During the study period, the analysis of VAERS data revealed 5154 reports of myocarditis/pericarditis after mRNA anti SARS-CoV-2 vaccination. The highest number of reports was for Pfizer/BioNTech vaccines, 3124 (60.6%), followed by Moderna with 1738 reports (33.7%) and Janssen with 204 reports (4%). In 24 reports (0.5%), the manufacturer name was missing.

Other vaccines had fewer reports of myocarditis/pericarditis, such as influenza vaccines (20 reports, 0.39%), varicella zoster vaccines (11 reports, 0.2%), smallpox vaccines (8 reports, 0.2%), meningococcal vaccines (7 reports, 0.1%), and pneumococcal vaccines (5 reports, 0.1%). The rest of the vaccines, such as human papillomavirus, anthrax, measles, mumps, rubella, varicella, rabies, hepatitis, Japanese encephalitis, typhoid, and yellow fever vaccines, had a total of 13 reports (0.3%).

The majority of myocarditis/pericarditis AEFIs reports following mRNA COVID-19 vaccines occurred after the primary series, with 3485 (87%) cases reported following the first or second doses. Notably, the second dose of the mRNA COVID-19 vaccines showed the strongest signals. In contrast, the number of reported myocarditis/pericarditis cases for the booster doses was lower, with only 495 (12%) cases reported after the third dose, and 23 (0.6%) cases following the fourth dose.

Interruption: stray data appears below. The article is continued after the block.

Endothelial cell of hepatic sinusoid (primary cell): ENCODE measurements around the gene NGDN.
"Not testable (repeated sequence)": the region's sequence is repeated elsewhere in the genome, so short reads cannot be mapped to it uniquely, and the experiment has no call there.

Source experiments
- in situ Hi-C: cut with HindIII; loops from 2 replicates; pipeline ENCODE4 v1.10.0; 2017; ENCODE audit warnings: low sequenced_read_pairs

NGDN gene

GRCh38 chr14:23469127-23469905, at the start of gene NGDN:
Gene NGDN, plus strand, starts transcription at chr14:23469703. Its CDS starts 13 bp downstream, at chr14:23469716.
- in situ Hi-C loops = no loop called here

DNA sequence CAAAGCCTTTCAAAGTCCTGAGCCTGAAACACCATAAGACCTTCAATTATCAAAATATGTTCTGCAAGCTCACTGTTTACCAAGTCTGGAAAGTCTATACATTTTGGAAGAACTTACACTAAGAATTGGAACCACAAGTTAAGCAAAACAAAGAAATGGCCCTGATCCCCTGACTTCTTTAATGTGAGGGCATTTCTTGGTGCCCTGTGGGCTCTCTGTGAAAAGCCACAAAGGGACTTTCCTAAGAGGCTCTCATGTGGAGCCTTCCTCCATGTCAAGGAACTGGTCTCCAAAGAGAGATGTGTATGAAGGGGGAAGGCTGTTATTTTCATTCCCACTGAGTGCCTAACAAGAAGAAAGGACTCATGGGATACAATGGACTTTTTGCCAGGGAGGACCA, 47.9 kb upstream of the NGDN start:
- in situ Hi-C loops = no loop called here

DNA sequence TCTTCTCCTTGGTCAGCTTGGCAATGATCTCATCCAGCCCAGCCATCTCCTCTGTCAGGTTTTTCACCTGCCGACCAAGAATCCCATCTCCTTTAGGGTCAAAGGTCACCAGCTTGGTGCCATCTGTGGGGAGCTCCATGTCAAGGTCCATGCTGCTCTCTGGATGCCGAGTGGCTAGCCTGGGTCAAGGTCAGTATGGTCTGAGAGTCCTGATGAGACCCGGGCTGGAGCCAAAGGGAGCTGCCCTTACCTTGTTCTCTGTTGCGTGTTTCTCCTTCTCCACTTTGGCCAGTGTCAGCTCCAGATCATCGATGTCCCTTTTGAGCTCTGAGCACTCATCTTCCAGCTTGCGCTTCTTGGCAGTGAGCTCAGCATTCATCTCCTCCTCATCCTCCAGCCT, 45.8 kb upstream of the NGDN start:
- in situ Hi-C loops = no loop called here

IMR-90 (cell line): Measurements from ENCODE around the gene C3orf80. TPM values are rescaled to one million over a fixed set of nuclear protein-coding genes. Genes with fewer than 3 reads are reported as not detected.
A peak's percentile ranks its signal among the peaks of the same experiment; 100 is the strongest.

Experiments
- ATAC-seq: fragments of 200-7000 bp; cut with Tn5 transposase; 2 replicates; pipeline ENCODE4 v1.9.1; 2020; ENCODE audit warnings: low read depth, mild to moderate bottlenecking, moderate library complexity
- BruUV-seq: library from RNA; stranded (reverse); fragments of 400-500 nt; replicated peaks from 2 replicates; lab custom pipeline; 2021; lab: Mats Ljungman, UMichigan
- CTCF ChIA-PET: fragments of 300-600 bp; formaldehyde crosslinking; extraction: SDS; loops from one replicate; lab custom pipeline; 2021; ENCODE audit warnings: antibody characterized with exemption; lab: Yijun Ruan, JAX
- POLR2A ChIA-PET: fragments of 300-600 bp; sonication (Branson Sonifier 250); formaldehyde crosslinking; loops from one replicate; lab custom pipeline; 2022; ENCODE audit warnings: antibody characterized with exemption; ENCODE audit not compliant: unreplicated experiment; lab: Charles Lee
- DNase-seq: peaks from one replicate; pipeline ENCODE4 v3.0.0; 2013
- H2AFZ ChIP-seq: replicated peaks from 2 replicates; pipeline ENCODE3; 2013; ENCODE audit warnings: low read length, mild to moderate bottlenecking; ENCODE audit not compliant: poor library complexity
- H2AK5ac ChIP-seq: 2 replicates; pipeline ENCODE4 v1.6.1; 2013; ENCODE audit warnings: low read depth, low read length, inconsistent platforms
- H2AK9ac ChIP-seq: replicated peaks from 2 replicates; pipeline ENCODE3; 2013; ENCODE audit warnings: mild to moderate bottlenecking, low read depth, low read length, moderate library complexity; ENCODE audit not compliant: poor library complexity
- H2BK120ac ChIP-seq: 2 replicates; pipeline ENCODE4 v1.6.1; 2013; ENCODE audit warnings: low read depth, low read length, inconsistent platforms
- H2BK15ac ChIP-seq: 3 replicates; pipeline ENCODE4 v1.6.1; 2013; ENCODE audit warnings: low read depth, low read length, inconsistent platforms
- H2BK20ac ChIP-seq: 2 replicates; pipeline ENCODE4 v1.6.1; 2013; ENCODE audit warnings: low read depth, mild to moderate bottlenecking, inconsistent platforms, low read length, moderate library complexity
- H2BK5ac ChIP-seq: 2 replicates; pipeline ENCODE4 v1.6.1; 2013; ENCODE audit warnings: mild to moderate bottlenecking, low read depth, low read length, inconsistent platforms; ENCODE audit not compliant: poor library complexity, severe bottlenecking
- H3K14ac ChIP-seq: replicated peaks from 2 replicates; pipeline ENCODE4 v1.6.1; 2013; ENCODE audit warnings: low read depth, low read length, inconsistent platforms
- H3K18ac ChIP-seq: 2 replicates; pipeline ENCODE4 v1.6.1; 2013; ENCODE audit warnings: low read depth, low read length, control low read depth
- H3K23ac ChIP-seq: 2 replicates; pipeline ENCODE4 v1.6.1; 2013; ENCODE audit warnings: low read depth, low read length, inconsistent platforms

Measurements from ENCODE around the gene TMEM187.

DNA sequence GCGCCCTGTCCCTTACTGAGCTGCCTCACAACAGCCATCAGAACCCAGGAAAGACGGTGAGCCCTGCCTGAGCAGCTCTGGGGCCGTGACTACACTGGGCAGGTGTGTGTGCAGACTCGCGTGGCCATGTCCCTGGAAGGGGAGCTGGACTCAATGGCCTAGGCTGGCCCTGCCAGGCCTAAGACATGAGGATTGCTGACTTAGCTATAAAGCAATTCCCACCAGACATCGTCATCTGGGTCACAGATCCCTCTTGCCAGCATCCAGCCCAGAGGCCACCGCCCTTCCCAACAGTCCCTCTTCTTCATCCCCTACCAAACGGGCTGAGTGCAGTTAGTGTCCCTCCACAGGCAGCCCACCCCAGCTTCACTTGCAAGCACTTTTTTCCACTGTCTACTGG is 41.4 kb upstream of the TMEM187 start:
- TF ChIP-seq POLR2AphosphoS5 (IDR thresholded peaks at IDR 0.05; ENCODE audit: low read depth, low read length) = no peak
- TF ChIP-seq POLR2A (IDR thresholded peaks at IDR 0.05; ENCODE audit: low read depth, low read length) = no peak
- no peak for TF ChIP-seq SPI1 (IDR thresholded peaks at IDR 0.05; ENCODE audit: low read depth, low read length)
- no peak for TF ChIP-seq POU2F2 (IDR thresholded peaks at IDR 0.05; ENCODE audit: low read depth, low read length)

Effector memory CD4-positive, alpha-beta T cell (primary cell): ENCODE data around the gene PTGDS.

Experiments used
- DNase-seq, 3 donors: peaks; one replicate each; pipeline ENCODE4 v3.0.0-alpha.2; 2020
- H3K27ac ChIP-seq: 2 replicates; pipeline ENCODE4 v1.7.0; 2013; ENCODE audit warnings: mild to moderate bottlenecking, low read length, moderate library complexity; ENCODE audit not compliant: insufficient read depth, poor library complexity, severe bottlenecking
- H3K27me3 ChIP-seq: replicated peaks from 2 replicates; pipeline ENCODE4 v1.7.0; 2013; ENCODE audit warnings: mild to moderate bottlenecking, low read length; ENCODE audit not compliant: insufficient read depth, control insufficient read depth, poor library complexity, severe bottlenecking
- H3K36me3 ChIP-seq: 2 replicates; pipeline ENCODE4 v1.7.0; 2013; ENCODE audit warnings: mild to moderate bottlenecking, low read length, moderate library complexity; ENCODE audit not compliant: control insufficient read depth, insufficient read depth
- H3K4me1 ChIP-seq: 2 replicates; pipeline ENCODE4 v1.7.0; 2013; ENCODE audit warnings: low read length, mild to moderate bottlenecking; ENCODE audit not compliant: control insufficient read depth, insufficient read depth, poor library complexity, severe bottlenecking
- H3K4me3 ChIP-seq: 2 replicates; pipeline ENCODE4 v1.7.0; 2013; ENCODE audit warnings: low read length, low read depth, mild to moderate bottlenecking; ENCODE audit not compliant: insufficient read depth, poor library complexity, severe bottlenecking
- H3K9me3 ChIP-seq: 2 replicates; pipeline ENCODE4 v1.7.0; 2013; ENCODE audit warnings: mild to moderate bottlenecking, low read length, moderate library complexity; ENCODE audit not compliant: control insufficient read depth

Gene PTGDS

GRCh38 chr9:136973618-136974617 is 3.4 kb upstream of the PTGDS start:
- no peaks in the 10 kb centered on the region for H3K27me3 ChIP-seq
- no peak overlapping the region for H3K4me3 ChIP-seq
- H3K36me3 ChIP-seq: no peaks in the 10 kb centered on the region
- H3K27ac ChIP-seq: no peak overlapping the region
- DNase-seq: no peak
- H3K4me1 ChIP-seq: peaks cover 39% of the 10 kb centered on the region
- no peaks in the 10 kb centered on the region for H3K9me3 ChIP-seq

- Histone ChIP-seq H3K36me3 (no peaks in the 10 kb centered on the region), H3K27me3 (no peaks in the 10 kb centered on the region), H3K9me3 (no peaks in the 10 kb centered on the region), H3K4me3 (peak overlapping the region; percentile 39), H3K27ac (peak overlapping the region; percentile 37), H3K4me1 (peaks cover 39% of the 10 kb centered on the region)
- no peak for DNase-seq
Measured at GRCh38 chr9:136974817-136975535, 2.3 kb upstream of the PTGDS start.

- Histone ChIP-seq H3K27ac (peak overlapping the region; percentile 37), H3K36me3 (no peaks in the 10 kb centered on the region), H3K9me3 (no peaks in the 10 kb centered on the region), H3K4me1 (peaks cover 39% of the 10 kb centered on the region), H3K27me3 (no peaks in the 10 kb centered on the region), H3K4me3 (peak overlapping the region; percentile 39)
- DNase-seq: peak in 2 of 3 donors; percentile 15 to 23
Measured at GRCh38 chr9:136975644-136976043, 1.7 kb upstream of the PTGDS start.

The most frequently reported outcomes were hospitalization (2966, 34.6%), emergency room or clinic visits (2523, 29.4%), and doctor’s office visits (1991, 23.2%).

Researchers also analyzed the other cardiac AEFIs of interest: chest pain, dyspnea, palpitations, and tachycardia. For myocarditis/pericarditis, the mean time to onset (TTO) was 5.9 days, palpitations had a mean TTO of 5.6 days, chest pain and tachycardia had similar patterns, with a mean TTO of approximately 6.9 and 7.2 days, respectively, and dyspnea had a mean TTO of 9.3 days. The authors emphasized that a short TTO observed for all symptoms supports a plausible link between the occurrence of these adverse events and the COVID-19 vaccination.

Further insight was obtained through the analysis of age differences in the reporting rates of myocarditis/pericarditis cases. Approximately 37.6% of the total cases of myocarditis/pericarditis cases after vaccination were for individuals under the age of 25. The highest percentages of reported cases were in the 18–24 years old (20.6%) and 12–17 years old (16.8%) groups. The youngest age group of children between 6 months and 4 years old had 2 reported cases, whereas the group of children between 5 and 11 years old, had 21 cases.